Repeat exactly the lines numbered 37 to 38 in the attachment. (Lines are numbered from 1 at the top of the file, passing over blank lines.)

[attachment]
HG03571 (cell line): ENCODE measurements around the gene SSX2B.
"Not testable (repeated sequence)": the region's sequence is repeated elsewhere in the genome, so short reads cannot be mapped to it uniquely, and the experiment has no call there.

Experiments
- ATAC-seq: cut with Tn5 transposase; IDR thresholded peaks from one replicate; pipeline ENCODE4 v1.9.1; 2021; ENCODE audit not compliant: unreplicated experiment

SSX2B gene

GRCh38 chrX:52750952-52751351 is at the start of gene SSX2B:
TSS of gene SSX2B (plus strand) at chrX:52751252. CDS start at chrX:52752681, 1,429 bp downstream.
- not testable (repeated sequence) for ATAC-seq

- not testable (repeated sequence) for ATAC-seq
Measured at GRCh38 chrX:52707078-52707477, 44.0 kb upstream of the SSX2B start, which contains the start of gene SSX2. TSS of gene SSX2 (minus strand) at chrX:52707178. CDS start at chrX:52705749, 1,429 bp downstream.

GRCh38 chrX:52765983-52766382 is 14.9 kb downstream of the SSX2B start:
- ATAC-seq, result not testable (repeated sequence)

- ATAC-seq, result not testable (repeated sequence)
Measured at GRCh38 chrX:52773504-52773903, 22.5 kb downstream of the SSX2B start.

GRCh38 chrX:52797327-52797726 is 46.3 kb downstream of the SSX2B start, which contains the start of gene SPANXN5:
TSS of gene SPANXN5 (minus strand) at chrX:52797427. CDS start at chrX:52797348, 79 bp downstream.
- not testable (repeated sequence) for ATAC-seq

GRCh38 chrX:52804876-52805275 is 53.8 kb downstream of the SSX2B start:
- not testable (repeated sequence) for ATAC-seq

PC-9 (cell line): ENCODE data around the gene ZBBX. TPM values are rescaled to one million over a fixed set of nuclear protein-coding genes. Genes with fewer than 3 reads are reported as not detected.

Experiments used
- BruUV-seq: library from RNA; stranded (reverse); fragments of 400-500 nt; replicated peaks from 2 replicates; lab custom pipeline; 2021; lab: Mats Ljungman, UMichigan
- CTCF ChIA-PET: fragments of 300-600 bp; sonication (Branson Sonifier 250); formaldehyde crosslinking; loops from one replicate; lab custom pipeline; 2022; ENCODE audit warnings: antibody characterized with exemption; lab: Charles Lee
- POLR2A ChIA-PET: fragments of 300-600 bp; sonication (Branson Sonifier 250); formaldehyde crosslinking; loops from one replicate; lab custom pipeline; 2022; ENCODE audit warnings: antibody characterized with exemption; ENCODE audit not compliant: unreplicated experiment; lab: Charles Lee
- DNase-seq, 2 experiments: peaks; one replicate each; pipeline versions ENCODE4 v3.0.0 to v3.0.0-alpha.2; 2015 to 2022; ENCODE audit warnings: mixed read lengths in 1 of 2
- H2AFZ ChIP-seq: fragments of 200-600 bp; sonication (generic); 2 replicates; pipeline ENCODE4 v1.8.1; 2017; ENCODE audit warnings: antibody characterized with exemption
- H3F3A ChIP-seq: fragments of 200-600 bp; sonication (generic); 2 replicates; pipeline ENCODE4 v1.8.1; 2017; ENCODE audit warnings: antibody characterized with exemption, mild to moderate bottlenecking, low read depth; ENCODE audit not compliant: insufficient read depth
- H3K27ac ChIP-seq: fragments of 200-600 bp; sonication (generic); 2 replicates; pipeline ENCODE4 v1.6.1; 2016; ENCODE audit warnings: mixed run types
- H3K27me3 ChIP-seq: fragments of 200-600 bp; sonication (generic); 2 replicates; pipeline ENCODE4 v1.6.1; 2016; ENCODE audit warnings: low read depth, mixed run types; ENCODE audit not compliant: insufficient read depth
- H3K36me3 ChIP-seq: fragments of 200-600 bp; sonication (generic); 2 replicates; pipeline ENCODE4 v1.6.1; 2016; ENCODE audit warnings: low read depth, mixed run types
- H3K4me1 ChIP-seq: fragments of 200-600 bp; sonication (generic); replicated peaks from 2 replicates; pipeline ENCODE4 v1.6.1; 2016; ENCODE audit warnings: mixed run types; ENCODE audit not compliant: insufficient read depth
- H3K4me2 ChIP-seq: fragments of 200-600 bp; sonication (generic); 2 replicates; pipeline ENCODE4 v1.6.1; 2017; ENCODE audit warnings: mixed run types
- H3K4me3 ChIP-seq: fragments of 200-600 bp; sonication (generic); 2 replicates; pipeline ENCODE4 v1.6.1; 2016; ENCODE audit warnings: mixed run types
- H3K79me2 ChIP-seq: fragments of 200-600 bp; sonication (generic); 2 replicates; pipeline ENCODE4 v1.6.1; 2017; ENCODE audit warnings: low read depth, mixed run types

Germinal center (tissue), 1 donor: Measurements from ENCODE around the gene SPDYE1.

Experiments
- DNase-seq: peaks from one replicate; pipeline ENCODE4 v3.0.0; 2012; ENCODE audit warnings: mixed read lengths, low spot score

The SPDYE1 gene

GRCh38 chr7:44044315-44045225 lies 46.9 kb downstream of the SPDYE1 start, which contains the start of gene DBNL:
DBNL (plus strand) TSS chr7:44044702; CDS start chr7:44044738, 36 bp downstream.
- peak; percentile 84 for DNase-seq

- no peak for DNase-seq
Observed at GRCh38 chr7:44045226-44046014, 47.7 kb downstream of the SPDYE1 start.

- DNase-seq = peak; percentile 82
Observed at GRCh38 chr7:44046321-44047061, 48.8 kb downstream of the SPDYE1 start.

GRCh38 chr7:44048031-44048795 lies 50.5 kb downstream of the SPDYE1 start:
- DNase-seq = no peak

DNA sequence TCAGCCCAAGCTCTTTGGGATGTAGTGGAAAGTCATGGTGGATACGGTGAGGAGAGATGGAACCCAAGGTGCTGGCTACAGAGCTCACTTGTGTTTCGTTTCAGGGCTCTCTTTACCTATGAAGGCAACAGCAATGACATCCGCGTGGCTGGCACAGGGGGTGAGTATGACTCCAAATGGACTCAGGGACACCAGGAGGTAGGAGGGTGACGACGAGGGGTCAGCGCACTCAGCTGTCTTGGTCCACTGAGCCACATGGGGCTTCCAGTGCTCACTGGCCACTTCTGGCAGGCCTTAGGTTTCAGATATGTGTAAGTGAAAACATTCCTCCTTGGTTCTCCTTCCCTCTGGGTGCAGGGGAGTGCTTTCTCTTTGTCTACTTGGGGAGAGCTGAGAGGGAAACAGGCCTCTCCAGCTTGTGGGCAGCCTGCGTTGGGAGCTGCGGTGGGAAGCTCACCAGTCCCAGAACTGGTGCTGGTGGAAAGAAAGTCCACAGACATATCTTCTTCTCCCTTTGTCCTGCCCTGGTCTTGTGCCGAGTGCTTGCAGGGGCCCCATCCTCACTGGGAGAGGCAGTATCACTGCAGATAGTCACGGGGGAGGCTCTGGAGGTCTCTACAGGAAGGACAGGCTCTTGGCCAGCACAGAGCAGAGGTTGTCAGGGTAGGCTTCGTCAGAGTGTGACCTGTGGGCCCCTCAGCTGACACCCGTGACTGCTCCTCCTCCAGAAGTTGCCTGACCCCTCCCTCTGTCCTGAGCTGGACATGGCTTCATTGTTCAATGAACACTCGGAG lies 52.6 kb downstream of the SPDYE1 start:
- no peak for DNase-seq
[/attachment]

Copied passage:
- DNase-seq: peaks from one replicate; pipeline ENCODE4 v3.0.0; 2012; ENCODE audit warnings: mixed read lengths, low spot score

The SPDYE1 gene